At the Center of an Academic Storm, a Lesson in Calm
From the www.monabaker.com archive (legacy material)
Robin Finn | New York Times | 8 April 2005
IF intimidation, like beauty, is in the eye of the beholder, Joseph A. Massad, the Columbia University professor implicated last week by a faculty panel investigating charges of intimidation of students by pro-Palestinian professors, is apparently on his best behavior as he sits on his spotless microsuede sofa a stone’s throw from the campus where his classroom conduct has been denounced as “inappropriate.” And where he has received hate e-mail, including this advice from a fellow faculty member: “Go back to Arab land where Jew hating is condoned. You are a disgrace and a pathetic typical Arab liar.”
Not a nice thing to say to a Christian fellow who began holding Seders as an undergraduate in Albuquerque (he had a Jewish roommate).
Who’s intimidating whom here? Or, to borrow the title of an article Professor Massad wrote for Al-Ahram Weekly as the campus brouhaha reached a boiling point, spurred by “Columbia Unbecoming,” a film produced in Boston by the pro-Israel David Project: “Semites and Anti-Semites, That Is the Question.” Sort of.
According to Professor Massad, any self-respecting scholar of Middle East studies knows that “Israel is the party most responsible for the oppression of the Palestinian people.” He has issues with the Palestinian national movement, too.
He seems, if anything, ingratiating, not intimidating. The perfect host, perfectly attired, right down to the opalescent links binding his French cuffs. The reading material on his coffee table is decorative propaganda, apolitical: “The World Atlas of Wine”; a pictorial of a favored destination, Amberley Castle in Sussex, England; and a catalog in which he excitedly points out the brass chandelier, a handmade reproduction of 18th-century Islamic/Egyptian design, he recently purchased in Cairo. What a novelty: a politically pugnacious professor – he insists he won’t stand for anti-Semitism or anti-Palestinianism in his classroom and packs scholarship to combat both – with a metrosexual gloss.
He maintains that he intimidated no students and is himself the target of a witch hunt with a Zionist agenda and an aversion to scholarship. He believes the Columbia administration “pre-judged” him and the faculty panel bowed to “McCarthyite accusations; the witch hunters are out there, and the committee threw them a morsel.”
“I feel chilled by this,” he adds. “I don’t know what to do in the classroom anymore. I can’t censor myself. And I will fight back. These are, in my opinion, forces of darkness, and I and the majority of the faculty will not let them take over.”
Along with academic freedom, he senses his tenure is in jeopardy. He counts the David Project, the Anti-Defamation League and Campus Watch among his ideological rivals and says his ties to his mentor, Edward W. Said, whom he calls “the biggest academic danger to the accepted line of thought of what Israel is about,” are a factor.
“I am simply an entry point for right-wing forces that want to destroy academic freedom,” says Professor Massad, his eyes telegraphing hurt and anger behind black-framed glasses. “My crime is not only that I’m Palestinian. What galls them most is that I’m a pro-Jewish Palestinian critic of Zionism.”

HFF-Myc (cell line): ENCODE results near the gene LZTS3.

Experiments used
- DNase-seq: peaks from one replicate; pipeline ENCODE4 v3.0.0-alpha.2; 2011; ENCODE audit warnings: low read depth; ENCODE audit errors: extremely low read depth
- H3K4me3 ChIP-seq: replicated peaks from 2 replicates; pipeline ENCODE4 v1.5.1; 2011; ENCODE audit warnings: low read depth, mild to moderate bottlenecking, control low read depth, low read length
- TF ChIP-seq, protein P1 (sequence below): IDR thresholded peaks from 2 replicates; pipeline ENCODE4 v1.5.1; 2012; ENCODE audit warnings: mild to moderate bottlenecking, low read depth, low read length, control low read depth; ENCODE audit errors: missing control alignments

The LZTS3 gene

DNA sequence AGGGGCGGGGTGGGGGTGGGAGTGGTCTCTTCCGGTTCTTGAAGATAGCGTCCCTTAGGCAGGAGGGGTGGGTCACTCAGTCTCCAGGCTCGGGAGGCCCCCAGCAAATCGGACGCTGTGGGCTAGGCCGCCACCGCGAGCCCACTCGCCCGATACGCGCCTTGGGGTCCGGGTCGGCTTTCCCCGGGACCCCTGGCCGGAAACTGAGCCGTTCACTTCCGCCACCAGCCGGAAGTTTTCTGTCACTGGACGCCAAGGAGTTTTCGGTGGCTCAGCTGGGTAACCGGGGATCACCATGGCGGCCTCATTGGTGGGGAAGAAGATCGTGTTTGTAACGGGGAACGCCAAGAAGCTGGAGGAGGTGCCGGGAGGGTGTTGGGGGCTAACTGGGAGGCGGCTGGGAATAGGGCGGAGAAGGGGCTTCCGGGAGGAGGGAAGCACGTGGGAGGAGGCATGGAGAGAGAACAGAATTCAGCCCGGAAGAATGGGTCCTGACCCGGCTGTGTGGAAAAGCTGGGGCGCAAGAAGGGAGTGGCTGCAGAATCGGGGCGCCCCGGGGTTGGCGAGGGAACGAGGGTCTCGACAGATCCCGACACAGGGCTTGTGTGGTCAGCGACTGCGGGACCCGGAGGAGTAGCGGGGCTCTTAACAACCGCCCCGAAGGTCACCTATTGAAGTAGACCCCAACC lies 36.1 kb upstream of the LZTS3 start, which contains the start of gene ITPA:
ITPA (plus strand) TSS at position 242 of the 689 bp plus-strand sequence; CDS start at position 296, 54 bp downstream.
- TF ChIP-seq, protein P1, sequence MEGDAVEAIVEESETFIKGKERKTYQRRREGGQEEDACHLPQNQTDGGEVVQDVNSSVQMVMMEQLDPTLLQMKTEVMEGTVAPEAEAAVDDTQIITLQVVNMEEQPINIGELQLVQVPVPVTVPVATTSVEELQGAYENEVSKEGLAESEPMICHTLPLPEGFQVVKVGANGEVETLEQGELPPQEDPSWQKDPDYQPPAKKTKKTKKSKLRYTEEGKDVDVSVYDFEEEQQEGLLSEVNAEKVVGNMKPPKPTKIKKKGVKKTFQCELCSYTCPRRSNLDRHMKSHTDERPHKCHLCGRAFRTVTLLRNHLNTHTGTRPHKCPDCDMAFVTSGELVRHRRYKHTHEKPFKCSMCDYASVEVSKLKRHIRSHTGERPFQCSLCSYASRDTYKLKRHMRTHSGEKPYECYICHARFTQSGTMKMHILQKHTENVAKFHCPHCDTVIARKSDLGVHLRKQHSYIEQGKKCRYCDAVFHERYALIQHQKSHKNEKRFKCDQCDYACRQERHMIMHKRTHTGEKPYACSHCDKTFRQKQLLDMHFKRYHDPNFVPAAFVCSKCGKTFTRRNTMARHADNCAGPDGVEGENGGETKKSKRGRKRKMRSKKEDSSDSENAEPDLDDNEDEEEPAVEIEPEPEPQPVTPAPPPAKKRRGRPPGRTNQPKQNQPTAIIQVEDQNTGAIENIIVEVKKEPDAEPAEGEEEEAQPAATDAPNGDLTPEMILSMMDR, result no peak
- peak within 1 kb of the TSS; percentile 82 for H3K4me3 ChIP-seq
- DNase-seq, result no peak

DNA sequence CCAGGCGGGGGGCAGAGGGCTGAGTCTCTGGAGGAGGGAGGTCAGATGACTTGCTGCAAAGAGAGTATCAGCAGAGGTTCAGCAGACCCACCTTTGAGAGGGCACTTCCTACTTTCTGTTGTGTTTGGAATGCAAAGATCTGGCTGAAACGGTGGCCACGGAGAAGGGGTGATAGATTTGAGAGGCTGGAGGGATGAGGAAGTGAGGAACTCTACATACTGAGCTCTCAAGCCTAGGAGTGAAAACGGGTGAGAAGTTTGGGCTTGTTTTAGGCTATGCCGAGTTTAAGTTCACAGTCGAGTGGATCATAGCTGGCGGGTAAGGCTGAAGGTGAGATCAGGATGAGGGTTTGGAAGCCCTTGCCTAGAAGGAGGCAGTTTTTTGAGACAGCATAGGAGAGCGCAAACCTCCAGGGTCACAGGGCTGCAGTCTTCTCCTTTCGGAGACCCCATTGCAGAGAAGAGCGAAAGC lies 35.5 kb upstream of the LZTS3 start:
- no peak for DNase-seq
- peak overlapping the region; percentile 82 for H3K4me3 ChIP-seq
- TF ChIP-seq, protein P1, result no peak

But he intends to stay on at the alma mater that hired him in 1999 as an assistant professor of modern Arab politics and intellectual history (this semester he is teaching two seminars) and gain tenure in 2006-7. He is also seeking “protection” from the administration in order to reinstate his controversial course “Palestinian and Israeli Politics and Societies,” the one nicknamed “Israel Is Racist” by detractors and crashed by hecklers who, because Professor Massad is a fan of free speech, are allowed to have their say.
That was the 2002 class where Deena Shanker, a student he does not recall, says he threatened her with ejection after she asked him if Israeli troops issued warnings before bombing civilian areas, a claim the report found credible.
“I have never asked any student to leave a class; I never lose my cool,” he says. “I make it my business not to.”
He won’t deny that he is a politicized person. Galvanized by Israel’s invasion of Lebanon in 1982, he junked his plan to study engineering and switched to political science at the University of New Mexico.
“That was a defining moment for me, because I sort of realized the danger to Palestinian life,” says Professor Massad, whose parents were displaced in 1948, met in Beirut and raised him in Amman, Jordan. His father was an administrator with the Italian Embassy and encouraged him to avoid politics and religion. In Jordan, he attended a French-run school – he is multilingual – and picked up Americanisms from television shows like “Dallas,” “Kojak,” “Columbo” and “The Six Million Dollar Man.” He is moderately embarrassed about listing them.
HIS demibeard is neatly sculptured. His Continental accent is more soothing than strident. His elaborate freestanding Egyptian water pipe is stoked with apple-flavored tobacco as a weekend indulgence, accompanied by Cognac, after dinner parties. Only legal substances are imbibed.
“I’m quite wholesome in my old age,” says Professor Massad, 41, single and suffering from a herniated disk that is, he suspects, a result of internalizing the stress of the past few months: the intimidation ruckus and the ensuing testimony before the panel, his father’s death in Jordan in February, assorted slurs and threats.
Professor Massad knows about classroom intimidation firsthand: he was once kicked out of a seminar at the University of New Mexico, after angering the professor with an observation about the Pinochet regime, and “begged” his way back into class by agreeing not to speak unless called upon. He recalls receiving an A-.